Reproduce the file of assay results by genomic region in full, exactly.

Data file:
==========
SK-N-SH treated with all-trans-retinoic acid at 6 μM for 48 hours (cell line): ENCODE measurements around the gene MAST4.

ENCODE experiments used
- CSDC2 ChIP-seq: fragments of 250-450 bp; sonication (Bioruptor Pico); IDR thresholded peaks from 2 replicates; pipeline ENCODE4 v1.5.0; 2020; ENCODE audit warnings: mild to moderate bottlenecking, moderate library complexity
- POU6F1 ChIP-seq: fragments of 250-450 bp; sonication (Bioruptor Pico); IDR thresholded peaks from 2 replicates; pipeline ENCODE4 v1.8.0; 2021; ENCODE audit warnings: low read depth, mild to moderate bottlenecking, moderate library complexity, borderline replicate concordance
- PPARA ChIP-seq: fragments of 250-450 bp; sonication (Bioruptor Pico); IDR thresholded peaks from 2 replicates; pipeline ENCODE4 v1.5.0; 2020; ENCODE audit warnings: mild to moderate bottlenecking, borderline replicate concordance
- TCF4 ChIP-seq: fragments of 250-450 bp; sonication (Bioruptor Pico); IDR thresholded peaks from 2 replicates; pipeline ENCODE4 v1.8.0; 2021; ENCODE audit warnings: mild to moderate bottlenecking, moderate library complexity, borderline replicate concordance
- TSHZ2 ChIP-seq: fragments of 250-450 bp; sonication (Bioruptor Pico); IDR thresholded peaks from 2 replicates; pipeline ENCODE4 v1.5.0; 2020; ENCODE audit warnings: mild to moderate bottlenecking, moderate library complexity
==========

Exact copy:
SK-N-SH treated with all-trans-retinoic acid at 6 μM for 48 hours (cell line): ENCODE measurements around the gene MAST4.

ENCODE experiments used
- CSDC2 ChIP-seq: fragments of 250-450 bp; sonication (Bioruptor Pico); IDR thresholded peaks from 2 replicates; pipeline ENCODE4 v1.5.0; 2020; ENCODE audit warnings: mild to moderate bottlenecking, moderate library complexity
- POU6F1 ChIP-seq: fragments of 250-450 bp; sonication (Bioruptor Pico); IDR thresholded peaks from 2 replicates; pipeline ENCODE4 v1.8.0; 2021; ENCODE audit warnings: low read depth, mild to moderate bottlenecking, moderate library complexity, borderline replicate concordance
- PPARA ChIP-seq: fragments of 250-450 bp; sonication (Bioruptor Pico); IDR thresholded peaks from 2 replicates; pipeline ENCODE4 v1.5.0; 2020; ENCODE audit warnings: mild to moderate bottlenecking, borderline replicate concordance
- TCF4 ChIP-seq: fragments of 250-450 bp; sonication (Bioruptor Pico); IDR thresholded peaks from 2 replicates; pipeline ENCODE4 v1.8.0; 2021; ENCODE audit warnings: mild to moderate bottlenecking, moderate library complexity, borderline replicate concordance
- TSHZ2 ChIP-seq: fragments of 250-450 bp; sonication (Bioruptor Pico); IDR thresholded peaks from 2 replicates; pipeline ENCODE4 v1.5.0; 2020; ENCODE audit warnings: mild to moderate bottlenecking, moderate library complexity